Vulnerable Adults Bill to be laid out for approval during the first half of 2018

The Ministry for Social and Family Development (MSF), headed by Mr. Desmond Lee, will push for the passing of the Vulnerable Adults Bill within the first half of the year, as announced by the Minister himself in an interview last Jan. 2.

The bill, which had been publicly reviewed in 2016, will give authorities the power to intervene where necessary, so as to ensure safety and protection of adults who are considered to be in the at-risk group.

A Bill that will Address the Needs of Singapore’s Ageing Population will be Introduced in the First Half of the Year

The relevance of the proposed bill stems from the projection that by 2030, some 900,000 residents will have been at the age of 65 and above, with a fair number of whom would either be single or without children to take care of them. The problem is only magnified when illnesses associated to old age such as dementia begin to set in, according to the MSF.

The MSF shared that the number of people living alone is projected to increase from 35,000 in 2012 to 83,000 by 2030. Moreover, people with disabilities are living longer, and more of them are outliving their parents. The elderly and the ageing people with disabilities belong to the group of people who are considered at risk for neglect, various forms of abuse and self-care deficits.

Mr Lee shared that while there are already intervention opportunities such as child protection and the youth justice system for the youth sector, the adults do not have the same environment as of yet.

The passing of the Vulnerable Adults Bill will strengthen the government’s existing legislations and will provide the people in authority the power to intervene where it is necessary, Mr Lee added.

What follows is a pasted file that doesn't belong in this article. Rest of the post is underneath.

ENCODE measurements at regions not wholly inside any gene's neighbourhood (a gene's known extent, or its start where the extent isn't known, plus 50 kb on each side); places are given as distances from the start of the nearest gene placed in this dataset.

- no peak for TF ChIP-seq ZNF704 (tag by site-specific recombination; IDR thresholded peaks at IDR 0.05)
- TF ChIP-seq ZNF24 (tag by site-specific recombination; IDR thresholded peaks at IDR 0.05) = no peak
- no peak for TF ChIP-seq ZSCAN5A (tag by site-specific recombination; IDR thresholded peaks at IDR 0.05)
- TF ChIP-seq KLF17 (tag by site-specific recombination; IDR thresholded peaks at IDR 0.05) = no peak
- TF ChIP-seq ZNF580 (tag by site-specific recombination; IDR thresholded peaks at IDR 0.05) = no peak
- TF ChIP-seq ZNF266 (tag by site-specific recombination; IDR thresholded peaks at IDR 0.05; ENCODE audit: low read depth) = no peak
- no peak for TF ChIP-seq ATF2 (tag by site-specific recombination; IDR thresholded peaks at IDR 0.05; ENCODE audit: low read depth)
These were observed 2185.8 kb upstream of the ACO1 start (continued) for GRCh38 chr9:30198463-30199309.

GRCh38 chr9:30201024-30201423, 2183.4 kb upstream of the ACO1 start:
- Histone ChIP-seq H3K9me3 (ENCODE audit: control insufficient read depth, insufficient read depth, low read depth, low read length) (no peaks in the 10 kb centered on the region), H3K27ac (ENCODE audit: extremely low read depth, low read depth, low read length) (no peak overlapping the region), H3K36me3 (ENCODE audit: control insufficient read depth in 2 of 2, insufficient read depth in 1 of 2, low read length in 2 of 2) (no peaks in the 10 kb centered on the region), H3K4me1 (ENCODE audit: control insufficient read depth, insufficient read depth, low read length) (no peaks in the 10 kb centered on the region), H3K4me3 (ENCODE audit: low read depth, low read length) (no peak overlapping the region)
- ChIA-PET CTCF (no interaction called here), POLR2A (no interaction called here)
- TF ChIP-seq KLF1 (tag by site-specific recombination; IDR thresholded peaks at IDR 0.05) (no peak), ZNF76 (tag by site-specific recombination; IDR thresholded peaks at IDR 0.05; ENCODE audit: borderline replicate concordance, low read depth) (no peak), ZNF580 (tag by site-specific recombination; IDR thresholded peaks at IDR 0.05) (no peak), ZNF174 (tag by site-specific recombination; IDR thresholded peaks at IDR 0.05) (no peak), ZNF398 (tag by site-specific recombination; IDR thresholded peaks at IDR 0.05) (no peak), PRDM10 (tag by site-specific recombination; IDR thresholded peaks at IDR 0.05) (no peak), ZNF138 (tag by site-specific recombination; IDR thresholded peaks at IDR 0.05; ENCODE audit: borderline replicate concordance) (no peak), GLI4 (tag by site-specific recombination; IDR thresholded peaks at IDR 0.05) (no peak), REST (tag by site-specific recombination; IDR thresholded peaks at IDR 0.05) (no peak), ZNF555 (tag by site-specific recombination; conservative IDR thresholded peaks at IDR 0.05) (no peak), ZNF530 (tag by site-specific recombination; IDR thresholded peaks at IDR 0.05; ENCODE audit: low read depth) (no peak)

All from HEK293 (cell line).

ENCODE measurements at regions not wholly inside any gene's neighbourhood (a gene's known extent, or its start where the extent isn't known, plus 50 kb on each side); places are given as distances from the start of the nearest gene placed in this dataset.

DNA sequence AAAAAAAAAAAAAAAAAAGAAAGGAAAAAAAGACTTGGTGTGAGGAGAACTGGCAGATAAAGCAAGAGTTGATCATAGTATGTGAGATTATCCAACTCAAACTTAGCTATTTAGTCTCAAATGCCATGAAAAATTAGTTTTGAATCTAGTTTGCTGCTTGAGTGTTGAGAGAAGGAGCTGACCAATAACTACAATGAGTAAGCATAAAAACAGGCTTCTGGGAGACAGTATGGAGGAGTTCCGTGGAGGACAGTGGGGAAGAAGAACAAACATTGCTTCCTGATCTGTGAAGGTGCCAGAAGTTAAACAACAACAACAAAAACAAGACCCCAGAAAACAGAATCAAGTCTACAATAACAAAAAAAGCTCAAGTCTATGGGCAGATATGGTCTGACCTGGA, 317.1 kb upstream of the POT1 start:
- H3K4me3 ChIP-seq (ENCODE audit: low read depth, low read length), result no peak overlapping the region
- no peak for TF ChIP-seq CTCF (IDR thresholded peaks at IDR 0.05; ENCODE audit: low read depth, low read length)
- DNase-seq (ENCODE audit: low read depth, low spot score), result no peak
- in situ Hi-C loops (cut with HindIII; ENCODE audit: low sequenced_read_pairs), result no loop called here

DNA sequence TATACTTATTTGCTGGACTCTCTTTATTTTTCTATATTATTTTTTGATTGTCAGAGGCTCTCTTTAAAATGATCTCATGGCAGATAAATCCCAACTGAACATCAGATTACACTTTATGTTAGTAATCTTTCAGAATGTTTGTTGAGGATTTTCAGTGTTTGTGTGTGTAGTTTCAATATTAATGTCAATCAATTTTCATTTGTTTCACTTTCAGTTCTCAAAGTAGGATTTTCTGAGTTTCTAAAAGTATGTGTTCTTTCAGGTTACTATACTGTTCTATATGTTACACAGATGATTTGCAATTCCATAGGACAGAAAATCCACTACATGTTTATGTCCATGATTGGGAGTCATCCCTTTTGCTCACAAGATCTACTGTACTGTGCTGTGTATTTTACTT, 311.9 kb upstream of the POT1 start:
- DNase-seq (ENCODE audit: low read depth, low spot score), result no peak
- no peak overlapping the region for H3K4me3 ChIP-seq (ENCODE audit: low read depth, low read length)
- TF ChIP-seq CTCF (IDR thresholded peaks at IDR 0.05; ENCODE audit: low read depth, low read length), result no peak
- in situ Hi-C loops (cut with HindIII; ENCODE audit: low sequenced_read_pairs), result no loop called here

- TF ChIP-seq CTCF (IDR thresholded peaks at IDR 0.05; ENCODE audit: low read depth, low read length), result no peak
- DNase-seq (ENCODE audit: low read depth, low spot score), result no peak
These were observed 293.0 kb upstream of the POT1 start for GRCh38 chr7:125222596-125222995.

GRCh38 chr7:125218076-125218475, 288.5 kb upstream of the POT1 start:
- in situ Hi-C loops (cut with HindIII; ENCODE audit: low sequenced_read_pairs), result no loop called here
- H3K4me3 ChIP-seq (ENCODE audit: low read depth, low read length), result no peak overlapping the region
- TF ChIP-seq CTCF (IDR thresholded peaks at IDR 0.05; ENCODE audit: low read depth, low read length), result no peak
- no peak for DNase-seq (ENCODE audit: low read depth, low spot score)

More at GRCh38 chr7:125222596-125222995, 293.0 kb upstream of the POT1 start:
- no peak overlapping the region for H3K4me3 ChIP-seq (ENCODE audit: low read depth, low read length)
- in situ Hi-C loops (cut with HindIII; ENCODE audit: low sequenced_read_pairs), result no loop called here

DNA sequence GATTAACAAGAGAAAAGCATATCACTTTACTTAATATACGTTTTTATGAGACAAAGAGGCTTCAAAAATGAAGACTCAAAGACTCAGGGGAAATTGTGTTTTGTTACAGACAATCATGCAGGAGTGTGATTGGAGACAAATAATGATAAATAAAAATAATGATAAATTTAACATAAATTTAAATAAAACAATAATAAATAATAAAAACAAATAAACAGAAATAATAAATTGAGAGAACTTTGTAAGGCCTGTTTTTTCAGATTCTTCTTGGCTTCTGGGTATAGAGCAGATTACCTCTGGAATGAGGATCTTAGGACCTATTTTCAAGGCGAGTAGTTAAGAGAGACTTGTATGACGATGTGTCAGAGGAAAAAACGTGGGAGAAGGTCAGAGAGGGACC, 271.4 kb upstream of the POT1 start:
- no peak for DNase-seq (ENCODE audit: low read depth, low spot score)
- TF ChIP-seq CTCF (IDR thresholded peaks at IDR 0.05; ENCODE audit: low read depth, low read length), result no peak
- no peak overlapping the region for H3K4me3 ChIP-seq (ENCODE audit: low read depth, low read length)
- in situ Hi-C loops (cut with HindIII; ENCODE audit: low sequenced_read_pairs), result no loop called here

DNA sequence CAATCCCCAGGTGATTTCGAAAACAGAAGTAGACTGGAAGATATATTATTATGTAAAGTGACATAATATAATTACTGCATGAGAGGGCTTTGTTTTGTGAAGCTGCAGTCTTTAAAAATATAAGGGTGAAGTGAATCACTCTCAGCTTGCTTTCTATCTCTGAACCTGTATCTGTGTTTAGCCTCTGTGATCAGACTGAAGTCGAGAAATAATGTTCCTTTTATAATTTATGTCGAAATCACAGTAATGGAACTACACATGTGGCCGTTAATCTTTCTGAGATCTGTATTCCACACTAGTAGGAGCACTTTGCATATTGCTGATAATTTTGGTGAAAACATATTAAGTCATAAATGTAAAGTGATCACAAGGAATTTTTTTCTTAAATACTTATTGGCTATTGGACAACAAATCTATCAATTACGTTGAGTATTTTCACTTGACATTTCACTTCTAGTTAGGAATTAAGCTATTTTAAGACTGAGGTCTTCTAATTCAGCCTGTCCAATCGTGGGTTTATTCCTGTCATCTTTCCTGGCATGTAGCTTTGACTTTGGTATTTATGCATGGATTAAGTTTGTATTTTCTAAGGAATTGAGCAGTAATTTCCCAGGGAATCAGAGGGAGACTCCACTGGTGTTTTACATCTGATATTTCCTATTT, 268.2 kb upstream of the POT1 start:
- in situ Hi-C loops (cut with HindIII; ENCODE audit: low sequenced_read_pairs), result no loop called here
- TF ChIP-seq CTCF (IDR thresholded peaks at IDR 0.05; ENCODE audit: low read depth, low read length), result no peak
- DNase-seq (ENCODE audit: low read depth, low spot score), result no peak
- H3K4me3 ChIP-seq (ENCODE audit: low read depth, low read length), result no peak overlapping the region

Furthermore, the bill does not only recognize the rights of the vulnerable adults, but it also aims to provide support to the families and caregivers who directly work with this group.

One way to offer support to caregivers dealing with vulnerable adults is by simplifying the process for them to become appointed deputies through the Assisted Deputyship Application Programme (ADAP). The programme has proven to work well in special education schools where it was first implemented.

Mr Lee is hoping to expand the programme and provide opportunities for its graduates who are already designated in day activity centres, to help their parents apply in a simple and quick manner for them to become their appointed deputies.

In an increasingly ageing nation such as Singapore, Mr. Lee envisions to bring together the consolidated resources of the national government, ground agencies, social service organizations (otherwise known as voluntary welfare organizations or VWOs) as well as the grassroots and volunteer workers to offer help and support to senior citizens in every possible way. This can be done by means of bringing them in to clinics or hospitals where they can be monitored and be given care and companionship.

While there has been informal support from VWOs to the ageing community, there is still a gap in the support for seniors with deteriorating mental capacity, especially those facing dementia, in terms of financing. The bill will allocate resources for this group to help them apply for home care and nursing services as well as to buy things, Mr Lee explained.